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A big goal can often be intimidating or even seem way out of reach. However, with the clever use of objectives to break down the big goal into smaller and easily manageable pieces, suddenly the goal can become attainable and realistic.

From the very early beginnings of Lifehack to the present day, I’ve used the power of objectives + goals to help the business become the huge success it is today.

But this formula is not just for business. You can use it to boost ALL areas of your life.

Take your health and fitness, for example. You could set yourself a goal to run a marathon in the next 12 months. With this goal clear in your mind, it would be easy to set relevant objectives to help you achieve it. In this case, they would be things like: learning how to stretch and warm up, building your fitness, and finding a marathon event to join.

A Final Word

I hope this article acts as a “success catalyst” for you.

Once you understand the simple formula — and start implementing it in your life — you’ll quickly see positive and dramatic results. (In fact, you’ll probably look back and wonder why this formula was never taught at your school.)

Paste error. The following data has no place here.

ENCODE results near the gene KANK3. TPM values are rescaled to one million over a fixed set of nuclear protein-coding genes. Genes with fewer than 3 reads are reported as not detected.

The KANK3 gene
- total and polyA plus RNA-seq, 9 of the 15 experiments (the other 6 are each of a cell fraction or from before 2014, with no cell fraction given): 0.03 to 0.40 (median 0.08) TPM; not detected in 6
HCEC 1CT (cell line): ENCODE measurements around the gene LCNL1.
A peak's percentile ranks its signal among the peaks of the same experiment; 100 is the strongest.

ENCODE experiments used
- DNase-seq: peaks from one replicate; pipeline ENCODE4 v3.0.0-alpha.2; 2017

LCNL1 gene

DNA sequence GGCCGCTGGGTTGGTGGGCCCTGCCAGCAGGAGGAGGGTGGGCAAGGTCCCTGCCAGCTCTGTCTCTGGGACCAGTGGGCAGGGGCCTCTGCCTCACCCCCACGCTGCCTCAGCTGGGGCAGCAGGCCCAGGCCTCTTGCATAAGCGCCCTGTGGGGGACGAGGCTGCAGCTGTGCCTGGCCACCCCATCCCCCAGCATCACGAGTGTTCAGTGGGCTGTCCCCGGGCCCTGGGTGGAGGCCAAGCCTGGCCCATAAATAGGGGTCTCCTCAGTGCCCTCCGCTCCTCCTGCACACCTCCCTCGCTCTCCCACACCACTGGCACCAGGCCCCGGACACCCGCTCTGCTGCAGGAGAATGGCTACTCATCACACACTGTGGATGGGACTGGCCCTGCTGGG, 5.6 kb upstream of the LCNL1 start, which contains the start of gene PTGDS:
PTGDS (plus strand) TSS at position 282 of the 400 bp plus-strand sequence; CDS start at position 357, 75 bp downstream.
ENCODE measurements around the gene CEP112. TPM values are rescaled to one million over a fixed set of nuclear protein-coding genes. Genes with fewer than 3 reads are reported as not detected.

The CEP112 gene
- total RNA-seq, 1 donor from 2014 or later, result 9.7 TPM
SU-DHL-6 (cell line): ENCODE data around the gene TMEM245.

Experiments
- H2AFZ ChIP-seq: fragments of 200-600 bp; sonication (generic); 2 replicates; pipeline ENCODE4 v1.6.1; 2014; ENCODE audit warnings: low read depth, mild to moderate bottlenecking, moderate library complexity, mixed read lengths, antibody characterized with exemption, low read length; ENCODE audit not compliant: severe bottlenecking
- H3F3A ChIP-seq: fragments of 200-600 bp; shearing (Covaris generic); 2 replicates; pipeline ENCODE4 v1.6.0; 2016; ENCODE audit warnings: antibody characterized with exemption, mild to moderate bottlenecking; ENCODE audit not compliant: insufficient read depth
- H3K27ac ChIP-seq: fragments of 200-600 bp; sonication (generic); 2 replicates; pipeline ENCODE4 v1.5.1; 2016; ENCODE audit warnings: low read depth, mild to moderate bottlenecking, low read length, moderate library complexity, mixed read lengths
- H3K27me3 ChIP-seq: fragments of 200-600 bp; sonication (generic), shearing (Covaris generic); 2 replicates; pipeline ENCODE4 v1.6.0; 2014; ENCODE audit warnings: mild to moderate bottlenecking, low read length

Of course, success requires time and effort, but by breaking your big goals down into smaller objectives, you’ll make your life both easier and more productive.

More on the Difference Between Goals and Objectives

Featured photo credit: Smart via unsplash.com

Reference

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Leon Ho

Founder & CEO of Lifehack

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Last Updated on July 10, 2020

Feeling Stuck in Your Career? How to Break Free and Get Ahead